This information was sent in a May 22, 1974, letter from chief of the tobacco laboratory at the U.S. Department of Agriculture, T.C. Tso, to the vice president of the U.S. Smokeless Tobacco Co., W.B. Bennett.
Furthermore, the complaint alleges that Altria’s own scientists confirmed the presence of known carcinogens in its smokeless tobacco products. Citing “The Origin of NNN in Dark-Fired Tobacco,” by defendant U.S. Smokeless Tobacco Co.’s scientist Jeen-Lee Lin, December 1975, at 1 (“we did find that many snuffs do have a fair amount of NNN … ”).
Smokeless tobacco is an inherently dangerous product. Boeken v. Phillip Morris Inc., 2001 WL 36165083 (Cal. Superior) (Trial Order). However, assuming the allegations in the complaint are true, and Altria did, in fact, purposely adulterate its smokeless tobacco with escalated levels of sodium carbonate to increase the potency and addictiveness, Altria is probably not entitled to statutory immunity via Section 1714.45 of the California Code of Civil Procedure because immunization extends only to “unadulterated” consumer products. Boeken v. Phillip Morris Inc., 26 Cal. Rptr.3d 638, 661-62 (2005).
Moreover, Altria likely cannot escape immunity via Myers v. Phillip Morris, which held that tobacco companies were immune from liability for the 10-year period of Jan. 1, 1988, to Dec. 31, 1997, as Altria’s actions giving rise to the suit occurred prior to 1988. Myers v. Phillip Morris Inc., 50 P.3d 751, 757-58 (Cal. 2002).
Of the various claims, the Gwynns’ are most likely to prevail on their strict liability-failure to warn of a defective condition claim. California courts recognize this form of strict liability to mean that an absence of a warning on the product created an unreasonable risk to the consumer. Cavers v. Cushman Motor Sales Inc., 95 Cal.App.3d 338 (1979).
Knowledge is a factor when assessing a defendant’s duty to warn consumers, especially when the danger to be warned against is not readily accessible to the consumer through ordinary diligence. Anderson v. Owens-Corning Fiberglas Corp., 53 Cal.3d 987, 997 (1991). Moreover, actual or constructive knowledge is a requisite for strict liability failure to warn. Id.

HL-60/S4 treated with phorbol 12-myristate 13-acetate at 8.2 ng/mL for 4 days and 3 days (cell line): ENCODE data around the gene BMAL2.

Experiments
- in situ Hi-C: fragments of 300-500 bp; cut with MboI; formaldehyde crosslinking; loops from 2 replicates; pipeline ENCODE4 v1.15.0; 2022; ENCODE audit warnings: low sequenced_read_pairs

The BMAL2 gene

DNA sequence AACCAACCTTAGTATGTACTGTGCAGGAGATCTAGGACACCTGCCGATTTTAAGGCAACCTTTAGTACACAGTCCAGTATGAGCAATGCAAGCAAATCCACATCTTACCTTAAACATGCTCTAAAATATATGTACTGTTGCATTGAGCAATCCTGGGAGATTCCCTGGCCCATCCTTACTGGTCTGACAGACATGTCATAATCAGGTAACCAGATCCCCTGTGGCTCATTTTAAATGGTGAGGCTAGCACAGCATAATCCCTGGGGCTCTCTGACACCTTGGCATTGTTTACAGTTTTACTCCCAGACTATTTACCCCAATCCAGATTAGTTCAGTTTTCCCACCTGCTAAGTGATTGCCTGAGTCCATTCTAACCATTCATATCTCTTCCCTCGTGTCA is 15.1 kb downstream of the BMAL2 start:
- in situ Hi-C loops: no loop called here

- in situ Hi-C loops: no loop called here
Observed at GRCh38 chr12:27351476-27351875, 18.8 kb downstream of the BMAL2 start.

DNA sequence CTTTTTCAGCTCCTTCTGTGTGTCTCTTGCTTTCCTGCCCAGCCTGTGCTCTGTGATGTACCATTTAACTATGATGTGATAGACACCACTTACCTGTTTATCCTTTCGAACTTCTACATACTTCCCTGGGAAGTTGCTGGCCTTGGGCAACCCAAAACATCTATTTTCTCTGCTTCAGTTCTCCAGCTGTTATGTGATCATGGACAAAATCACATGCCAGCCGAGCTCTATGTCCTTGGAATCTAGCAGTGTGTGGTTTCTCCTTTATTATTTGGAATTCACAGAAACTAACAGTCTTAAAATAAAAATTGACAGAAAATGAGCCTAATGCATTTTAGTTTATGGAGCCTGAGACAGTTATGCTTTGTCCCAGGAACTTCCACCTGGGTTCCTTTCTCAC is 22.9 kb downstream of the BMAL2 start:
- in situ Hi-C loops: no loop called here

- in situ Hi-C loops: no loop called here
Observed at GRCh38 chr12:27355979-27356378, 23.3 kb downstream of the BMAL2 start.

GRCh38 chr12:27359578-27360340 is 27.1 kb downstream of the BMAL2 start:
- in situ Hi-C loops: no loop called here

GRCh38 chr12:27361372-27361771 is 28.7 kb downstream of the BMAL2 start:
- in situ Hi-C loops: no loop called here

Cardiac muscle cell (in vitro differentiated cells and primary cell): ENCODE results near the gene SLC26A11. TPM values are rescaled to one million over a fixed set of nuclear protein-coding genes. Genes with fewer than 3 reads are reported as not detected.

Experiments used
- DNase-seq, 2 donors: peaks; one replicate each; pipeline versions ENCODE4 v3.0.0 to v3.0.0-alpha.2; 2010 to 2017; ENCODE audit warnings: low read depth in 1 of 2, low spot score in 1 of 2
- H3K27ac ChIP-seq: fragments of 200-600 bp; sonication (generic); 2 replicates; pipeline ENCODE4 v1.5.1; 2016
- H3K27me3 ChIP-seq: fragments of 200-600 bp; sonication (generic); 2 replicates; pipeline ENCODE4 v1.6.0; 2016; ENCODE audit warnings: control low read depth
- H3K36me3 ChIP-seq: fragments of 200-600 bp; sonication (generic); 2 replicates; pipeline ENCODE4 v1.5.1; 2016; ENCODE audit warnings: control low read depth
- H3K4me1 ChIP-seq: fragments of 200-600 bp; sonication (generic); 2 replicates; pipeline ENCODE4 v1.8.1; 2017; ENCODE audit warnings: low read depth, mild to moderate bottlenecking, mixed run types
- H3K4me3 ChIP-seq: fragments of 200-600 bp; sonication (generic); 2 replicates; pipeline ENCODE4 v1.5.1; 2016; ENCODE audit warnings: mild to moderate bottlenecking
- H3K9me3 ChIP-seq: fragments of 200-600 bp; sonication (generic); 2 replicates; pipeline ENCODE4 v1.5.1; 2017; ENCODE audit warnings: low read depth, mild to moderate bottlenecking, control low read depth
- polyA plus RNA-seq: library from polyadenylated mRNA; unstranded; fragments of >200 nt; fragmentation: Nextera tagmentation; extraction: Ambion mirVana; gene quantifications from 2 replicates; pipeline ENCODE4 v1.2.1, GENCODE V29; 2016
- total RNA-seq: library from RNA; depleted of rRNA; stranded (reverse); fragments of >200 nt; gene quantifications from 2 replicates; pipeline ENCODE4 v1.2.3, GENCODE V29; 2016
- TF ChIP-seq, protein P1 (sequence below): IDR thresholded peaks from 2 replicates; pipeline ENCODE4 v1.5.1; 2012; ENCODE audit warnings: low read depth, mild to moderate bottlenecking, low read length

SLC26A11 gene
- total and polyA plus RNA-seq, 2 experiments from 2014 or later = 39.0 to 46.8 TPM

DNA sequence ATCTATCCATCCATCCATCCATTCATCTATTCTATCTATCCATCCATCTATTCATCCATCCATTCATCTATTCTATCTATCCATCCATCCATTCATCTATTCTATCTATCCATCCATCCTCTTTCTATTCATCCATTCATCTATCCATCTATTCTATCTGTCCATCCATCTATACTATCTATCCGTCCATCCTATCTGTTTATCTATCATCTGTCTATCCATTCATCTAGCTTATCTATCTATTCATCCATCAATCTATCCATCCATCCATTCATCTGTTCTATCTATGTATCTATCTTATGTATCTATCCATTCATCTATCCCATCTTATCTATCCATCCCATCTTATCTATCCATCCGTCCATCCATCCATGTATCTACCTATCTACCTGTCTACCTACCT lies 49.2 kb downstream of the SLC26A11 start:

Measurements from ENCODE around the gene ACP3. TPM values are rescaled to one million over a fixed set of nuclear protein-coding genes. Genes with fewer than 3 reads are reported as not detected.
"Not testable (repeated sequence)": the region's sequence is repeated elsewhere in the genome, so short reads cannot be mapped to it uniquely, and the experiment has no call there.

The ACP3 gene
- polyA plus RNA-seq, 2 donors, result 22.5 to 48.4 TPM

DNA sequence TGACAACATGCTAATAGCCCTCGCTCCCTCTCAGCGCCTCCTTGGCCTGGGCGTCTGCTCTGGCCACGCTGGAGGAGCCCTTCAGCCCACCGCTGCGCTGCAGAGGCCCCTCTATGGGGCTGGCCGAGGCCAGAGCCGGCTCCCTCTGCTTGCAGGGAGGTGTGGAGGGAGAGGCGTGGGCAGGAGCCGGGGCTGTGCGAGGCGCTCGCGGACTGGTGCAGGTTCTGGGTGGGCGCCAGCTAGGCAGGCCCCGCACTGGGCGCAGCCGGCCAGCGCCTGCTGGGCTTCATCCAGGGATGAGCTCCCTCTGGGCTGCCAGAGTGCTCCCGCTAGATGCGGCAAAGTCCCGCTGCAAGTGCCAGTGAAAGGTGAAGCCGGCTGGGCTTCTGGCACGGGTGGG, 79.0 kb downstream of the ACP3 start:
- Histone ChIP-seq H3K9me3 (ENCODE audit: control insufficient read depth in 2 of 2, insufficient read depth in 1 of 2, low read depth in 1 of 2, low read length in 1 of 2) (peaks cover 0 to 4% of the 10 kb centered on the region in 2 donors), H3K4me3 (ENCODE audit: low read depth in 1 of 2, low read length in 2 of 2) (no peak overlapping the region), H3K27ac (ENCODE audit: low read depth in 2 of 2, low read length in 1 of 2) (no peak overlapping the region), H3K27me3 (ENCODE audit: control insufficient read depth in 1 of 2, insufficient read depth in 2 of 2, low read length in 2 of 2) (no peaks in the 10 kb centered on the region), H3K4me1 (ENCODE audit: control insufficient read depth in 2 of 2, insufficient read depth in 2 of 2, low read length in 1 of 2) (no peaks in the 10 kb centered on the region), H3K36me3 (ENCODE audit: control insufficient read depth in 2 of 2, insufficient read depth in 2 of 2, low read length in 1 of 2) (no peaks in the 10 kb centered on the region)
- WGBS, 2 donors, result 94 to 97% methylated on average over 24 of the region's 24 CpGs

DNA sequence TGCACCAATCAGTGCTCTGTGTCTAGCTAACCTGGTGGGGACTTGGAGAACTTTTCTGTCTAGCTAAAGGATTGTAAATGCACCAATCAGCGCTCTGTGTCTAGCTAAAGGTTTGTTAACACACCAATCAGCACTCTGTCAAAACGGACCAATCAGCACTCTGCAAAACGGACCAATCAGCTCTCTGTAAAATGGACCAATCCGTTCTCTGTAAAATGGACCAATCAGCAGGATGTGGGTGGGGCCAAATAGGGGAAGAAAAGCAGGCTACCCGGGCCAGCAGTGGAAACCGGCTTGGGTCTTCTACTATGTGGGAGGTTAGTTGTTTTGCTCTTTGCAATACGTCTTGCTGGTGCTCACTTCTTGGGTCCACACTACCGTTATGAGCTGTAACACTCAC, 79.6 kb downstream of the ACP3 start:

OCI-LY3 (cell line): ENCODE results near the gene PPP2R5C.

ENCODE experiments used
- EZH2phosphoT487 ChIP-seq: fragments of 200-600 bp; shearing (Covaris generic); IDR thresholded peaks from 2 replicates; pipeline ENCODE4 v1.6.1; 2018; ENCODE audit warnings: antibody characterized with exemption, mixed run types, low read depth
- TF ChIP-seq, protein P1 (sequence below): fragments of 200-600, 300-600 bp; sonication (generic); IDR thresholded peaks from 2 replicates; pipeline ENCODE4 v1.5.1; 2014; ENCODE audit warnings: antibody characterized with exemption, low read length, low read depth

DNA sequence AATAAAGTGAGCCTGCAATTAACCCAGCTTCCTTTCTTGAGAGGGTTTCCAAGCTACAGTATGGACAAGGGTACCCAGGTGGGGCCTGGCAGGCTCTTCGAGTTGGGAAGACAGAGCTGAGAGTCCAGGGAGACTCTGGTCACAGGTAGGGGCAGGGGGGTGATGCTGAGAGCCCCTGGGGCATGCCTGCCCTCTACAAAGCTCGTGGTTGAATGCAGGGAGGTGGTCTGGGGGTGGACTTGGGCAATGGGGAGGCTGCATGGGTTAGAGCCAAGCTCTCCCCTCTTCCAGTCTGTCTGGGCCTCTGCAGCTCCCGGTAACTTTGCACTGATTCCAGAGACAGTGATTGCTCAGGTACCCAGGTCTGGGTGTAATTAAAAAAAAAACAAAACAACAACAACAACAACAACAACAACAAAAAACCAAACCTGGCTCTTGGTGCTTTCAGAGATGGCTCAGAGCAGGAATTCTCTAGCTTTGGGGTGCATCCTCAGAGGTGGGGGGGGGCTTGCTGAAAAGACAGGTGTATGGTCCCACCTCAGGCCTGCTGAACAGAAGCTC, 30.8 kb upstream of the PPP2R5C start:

Taking the allegations in the complaint as true, Altria had actual knowledge its product was adulterated and harmful. This knowledge imparted a duty on Altria to warn consumers that its product was adulterated, highly addictive and could lead to serious diseases.
Assuming the allegations regarding Altria’s campaign to mislead the public are true, Gwynn could not have discovered the harmfulness or manipulated the nature of the tobacco through reasonable and ordinary diligence.
It wasn’t until advanced scientific studies and experiments were conducted to reveal the true danger smokeless tobacco posed. Plus, the chemical process by which Altria manipulated its product would have been nearly impossible to uncover without advanced scientific procedures.
This problem is further compounded by the fact warning labels on smokeless tobacco products were not present until 1987.
The Gwynns seem to be on the right track to proving that Altria had a duty to warn Gwynn if Altria had actual knowledge pertaining to the risks its product posed, in addition to the fact that it is unlikely Gwynn could have uncovered these risks through ordinary and reasonable diligence, which would put the Gwynns in a strong position for victory.